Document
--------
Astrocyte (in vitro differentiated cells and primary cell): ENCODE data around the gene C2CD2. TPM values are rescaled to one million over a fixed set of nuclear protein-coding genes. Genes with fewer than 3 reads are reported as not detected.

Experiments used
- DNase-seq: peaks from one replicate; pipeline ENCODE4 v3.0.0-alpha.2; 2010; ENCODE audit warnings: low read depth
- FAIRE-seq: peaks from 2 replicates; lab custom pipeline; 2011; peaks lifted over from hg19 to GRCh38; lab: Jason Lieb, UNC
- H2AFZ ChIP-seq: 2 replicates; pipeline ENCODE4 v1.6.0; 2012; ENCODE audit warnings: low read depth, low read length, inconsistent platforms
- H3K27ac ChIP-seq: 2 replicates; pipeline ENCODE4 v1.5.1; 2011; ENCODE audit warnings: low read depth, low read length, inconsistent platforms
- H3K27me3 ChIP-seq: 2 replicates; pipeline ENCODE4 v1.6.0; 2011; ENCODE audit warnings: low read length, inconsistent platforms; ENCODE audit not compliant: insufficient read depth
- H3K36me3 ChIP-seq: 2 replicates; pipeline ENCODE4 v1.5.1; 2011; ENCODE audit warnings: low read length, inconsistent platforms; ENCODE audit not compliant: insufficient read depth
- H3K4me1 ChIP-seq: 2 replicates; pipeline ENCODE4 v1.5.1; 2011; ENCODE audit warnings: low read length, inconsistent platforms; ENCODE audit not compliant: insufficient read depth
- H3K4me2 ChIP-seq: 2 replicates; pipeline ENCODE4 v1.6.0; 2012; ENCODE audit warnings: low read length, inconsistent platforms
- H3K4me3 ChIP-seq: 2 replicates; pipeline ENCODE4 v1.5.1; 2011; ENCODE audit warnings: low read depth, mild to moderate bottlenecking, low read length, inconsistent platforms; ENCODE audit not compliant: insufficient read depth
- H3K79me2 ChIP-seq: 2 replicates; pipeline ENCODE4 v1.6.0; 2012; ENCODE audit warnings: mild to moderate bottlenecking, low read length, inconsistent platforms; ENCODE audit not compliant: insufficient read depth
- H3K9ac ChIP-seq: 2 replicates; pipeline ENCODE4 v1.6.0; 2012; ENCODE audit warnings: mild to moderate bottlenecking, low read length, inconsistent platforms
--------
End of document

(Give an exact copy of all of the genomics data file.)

Astrocyte (in vitro differentiated cells and primary cell): ENCODE data around the gene C2CD2. TPM values are rescaled to one million over a fixed set of nuclear protein-coding genes. Genes with fewer than 3 reads are reported as not detected.

Experiments used
- DNase-seq: peaks from one replicate; pipeline ENCODE4 v3.0.0-alpha.2; 2010; ENCODE audit warnings: low read depth
- FAIRE-seq: peaks from 2 replicates; lab custom pipeline; 2011; peaks lifted over from hg19 to GRCh38; lab: Jason Lieb, UNC
- H2AFZ ChIP-seq: 2 replicates; pipeline ENCODE4 v1.6.0; 2012; ENCODE audit warnings: low read depth, low read length, inconsistent platforms
- H3K27ac ChIP-seq: 2 replicates; pipeline ENCODE4 v1.5.1; 2011; ENCODE audit warnings: low read depth, low read length, inconsistent platforms
- H3K27me3 ChIP-seq: 2 replicates; pipeline ENCODE4 v1.6.0; 2011; ENCODE audit warnings: low read length, inconsistent platforms; ENCODE audit not compliant: insufficient read depth
- H3K36me3 ChIP-seq: 2 replicates; pipeline ENCODE4 v1.5.1; 2011; ENCODE audit warnings: low read length, inconsistent platforms; ENCODE audit not compliant: insufficient read depth
- H3K4me1 ChIP-seq: 2 replicates; pipeline ENCODE4 v1.5.1; 2011; ENCODE audit warnings: low read length, inconsistent platforms; ENCODE audit not compliant: insufficient read depth
- H3K4me2 ChIP-seq: 2 replicates; pipeline ENCODE4 v1.6.0; 2012; ENCODE audit warnings: low read length, inconsistent platforms
- H3K4me3 ChIP-seq: 2 replicates; pipeline ENCODE4 v1.5.1; 2011; ENCODE audit warnings: low read depth, mild to moderate bottlenecking, low read length, inconsistent platforms; ENCODE audit not compliant: insufficient read depth
- H3K79me2 ChIP-seq: 2 replicates; pipeline ENCODE4 v1.6.0; 2012; ENCODE audit warnings: mild to moderate bottlenecking, low read length, inconsistent platforms; ENCODE audit not compliant: insufficient read depth
- H3K9ac ChIP-seq: 2 replicates; pipeline ENCODE4 v1.6.0; 2012; ENCODE audit warnings: mild to moderate bottlenecking, low read length, inconsistent platforms